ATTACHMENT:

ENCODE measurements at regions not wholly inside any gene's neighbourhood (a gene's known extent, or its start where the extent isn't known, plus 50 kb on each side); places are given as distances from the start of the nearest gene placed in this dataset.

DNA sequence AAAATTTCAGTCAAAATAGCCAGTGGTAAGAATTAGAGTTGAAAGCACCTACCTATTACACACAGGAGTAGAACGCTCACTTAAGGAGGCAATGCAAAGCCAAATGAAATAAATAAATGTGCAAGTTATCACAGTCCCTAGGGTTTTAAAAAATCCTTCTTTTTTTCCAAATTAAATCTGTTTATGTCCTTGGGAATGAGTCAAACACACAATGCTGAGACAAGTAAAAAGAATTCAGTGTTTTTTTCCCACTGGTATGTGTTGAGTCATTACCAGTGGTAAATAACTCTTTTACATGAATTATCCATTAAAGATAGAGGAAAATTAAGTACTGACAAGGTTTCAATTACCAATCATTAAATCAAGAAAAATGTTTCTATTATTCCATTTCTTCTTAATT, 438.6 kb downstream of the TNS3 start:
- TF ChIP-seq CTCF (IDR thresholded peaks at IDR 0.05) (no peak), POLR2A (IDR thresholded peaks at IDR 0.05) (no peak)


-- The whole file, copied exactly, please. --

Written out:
ENCODE measurements at regions not wholly inside any gene's neighbourhood (a gene's known extent, or its start where the extent isn't known, plus 50 kb on each side); places are given as distances from the start of the nearest gene placed in this dataset.

DNA sequence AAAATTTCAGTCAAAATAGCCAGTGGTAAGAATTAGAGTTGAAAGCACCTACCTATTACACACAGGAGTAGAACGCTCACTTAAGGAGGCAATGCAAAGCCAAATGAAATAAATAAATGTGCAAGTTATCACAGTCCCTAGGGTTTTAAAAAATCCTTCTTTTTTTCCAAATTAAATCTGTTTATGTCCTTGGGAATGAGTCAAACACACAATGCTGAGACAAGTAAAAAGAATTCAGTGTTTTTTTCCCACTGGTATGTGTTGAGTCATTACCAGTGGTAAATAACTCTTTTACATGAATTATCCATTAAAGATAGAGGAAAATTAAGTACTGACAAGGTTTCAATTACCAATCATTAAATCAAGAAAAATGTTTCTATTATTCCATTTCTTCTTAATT, 438.6 kb downstream of the TNS3 start:
- TF ChIP-seq CTCF (IDR thresholded peaks at IDR 0.05) (no peak), POLR2A (IDR thresholded peaks at IDR 0.05) (no peak)